How will you know inflation's back?
In 2009, the Social Security Administration gave a whopping 5.8 percent cost-of-living adjustment, or COLA, to its 55 million recipients, the largest annual increase since 1982. That was because inflation was rising rapidly in the third quarter of 2008, fueled by accelerating gas prices. The COLA is based on third-quarter prices compared to the third quarter one year earlier.
But for 2010 and 2011, the government said overall prices didn't rise. So Social Security recipients didn't get a raise. That was small comfort, no doubt, to retirees who like cereal and chicken.
The experts suggest inflation-watchers should keep an eye out for what Washington does to Social Security benefits later this year. Another zero percent raise -- or relatively small increase -- might be a good sign about inflation (though it's doubtful Social Security recipients would appreciate it). But if a COLA the size of a Big Gulp is granted, it could mean inflation has started to pop.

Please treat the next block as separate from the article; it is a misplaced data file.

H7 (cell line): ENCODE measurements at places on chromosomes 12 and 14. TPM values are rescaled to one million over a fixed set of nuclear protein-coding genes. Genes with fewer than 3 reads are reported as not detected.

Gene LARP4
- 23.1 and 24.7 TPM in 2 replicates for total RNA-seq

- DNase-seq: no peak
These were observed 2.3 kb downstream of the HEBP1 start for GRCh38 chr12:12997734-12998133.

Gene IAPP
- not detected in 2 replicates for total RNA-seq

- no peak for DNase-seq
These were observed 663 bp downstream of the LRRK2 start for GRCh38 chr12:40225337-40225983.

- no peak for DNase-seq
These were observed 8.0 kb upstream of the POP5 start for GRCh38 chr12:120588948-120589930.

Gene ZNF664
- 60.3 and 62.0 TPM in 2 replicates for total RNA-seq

Of inflation in general, however, Dutta isn't expecting anything dramatic. "I think inflation will happen in a more normal way, and not burst forth like a tsunami," he says.